Patients sometimes ask Dr. Aaron Langdon or our dental team, “What is the right toothbrush? Are electric toothbrushes better than manual toothbrushes?” The short answer is no. The longer answer is maybe. It really depends on your preferences, your overall oral health and how you brush. So read on to learn how you might answer the question…are electric toothbrushes better.

Manual Toothbrushes

If you are brushing with a manual toothbrush, have no problems reaching your teeth, and your overall oral health is good, then keep on using your manual brush.

Manual toothbrushes have a few advantages over electric toothbrushes:

  • They are easier to find and buy – manual toothbrushes are available in most pharmacies, grocery stores and even corner stores.
  • They travel well – you don’t have to worry about making sure they’re charged in, or fuss around with power adapters if you travel overseas.
  • They’re simple – unlike electric toothbrushes, there’s not a lot of different features, bells and whistles. Although the toothbrush aisle is getting more crowded with choice, the basics of a manual toothbrush don’t vary much between brands.

Electric Toothbrushes

Electric toothbrushes vibrate or oscillate (rotate) to remove plaque from your teeth and gums. With manual toothbrushes, you do all the work. Some studies have shown that electric toothbrushes are better at decreasing plaque and gingivitis, but the evidence is far from clear.

Some electric toothbrushes have features like built-in timers that make sure you are brushing your teeth the appropriate amount of time.

  • Patients who use electric toothbrushes often say they find it easier to brush than with manual toothbrushes.
  • Since you are only disposing of the toothbrush head, electric toothbrushes may be better for the environment than disposable manual toothbrushes made from plastic.
  • Electric toothbrushes may be more fun for kids to use, making it easier to get them to brush properly.

When Are Electric Toothbrushes Better?

You may prefer an electric toothbrush if:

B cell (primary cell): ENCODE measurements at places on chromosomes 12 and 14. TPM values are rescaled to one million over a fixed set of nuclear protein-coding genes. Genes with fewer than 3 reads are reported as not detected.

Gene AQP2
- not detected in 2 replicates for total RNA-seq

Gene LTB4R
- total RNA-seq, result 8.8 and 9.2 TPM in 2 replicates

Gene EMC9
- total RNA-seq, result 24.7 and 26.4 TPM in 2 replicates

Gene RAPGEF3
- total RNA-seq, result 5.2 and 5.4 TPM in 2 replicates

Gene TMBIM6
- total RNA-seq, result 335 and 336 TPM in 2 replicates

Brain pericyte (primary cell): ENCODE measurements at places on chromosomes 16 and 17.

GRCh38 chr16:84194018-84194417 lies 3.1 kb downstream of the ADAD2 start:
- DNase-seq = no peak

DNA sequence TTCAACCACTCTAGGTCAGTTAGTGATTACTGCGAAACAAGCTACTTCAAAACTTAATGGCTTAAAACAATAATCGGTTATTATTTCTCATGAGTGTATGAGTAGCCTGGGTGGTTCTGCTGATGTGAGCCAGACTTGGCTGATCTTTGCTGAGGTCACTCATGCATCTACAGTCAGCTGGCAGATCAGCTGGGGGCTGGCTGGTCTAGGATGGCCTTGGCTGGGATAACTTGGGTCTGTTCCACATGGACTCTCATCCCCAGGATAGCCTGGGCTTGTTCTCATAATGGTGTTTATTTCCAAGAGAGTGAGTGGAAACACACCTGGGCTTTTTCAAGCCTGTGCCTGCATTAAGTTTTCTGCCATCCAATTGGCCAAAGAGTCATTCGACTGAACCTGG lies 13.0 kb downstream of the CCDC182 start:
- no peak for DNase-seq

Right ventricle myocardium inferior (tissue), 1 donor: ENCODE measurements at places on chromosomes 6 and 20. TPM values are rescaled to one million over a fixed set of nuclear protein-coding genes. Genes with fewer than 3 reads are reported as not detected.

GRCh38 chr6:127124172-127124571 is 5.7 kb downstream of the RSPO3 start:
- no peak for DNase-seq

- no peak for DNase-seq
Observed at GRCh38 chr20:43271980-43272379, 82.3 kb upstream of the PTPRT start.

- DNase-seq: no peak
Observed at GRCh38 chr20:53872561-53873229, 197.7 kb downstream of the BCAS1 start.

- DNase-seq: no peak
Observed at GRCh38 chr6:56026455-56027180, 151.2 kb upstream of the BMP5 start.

• You have braces – some studies say electric toothbrushes clean braces better than manual brushes.
  • Your gums bleed when you brush – this may be a sign that you are pressing too hard when you brush. It may be easier for you to use an electric toothbrush.
  • You have arthritis or mobility issues – if you have conditions like carpal tunnel syndrome or arthritis, especially in your wrists, it may be less painful to use an electric toothbrush.
  • You are a caregiver brushing another person’s teeth – for example an elderly parent or family member with a disability.

Make a Choice Selecting Right Toothbrush

Regardless of whether you choose a manual or electric toothbrush, here are some things you should consider:

  • Choose a soft brush with rounded bristles.
  • Choose a size and shape that allows you to reach all the way to your back teeth.
  • Choose the right toothbrush that has the Canadian Dental Association Seal. The CDA Seal lets you know that the health benefit claims on the package have been independently reviewed and supported by evidence.

So, are electric toothbrushes better for you? If you really want to know, you may have to try one and see.

Regular Brushing and Flossing is Critical for Good Oral Health

Brushing after every meal, and at least twice a day is recommended. Brushing your teeth properly removes the bacteria and plaque that promote tooth decay and gum disease. Brush thoroughly for at least two to three minutes each time.

Flossing every day helps remove that same plaque and bacteria from between your teeth. Most of this cannot be reached with a toothbrush. Plaque is the main cause of gum disease – this is why your dentist talks so much about the benefits of flossing.

See our Blog Tips on Maintaining Healthy Gums for more information.

Regular Check-ups and Cleanings are Important for a Healthy Mouth!

Routine dental checkups and cleanings to remove plaque and inspect your teeth for signs of damage, decay or cancer are important for your oral health, and overall health. Don’t forget to make your next appointment at Cranberry Hill Dentistry, your dentist in Waterdown, by using the online form below. Contact us today – we want to see your beautiful smile!

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Reference:

Canadian Dental Association – Flossing and Brushing
http://www.cda-adc.ca/en/oral_health/cfyt/dental_care/flossing_brushing.asp

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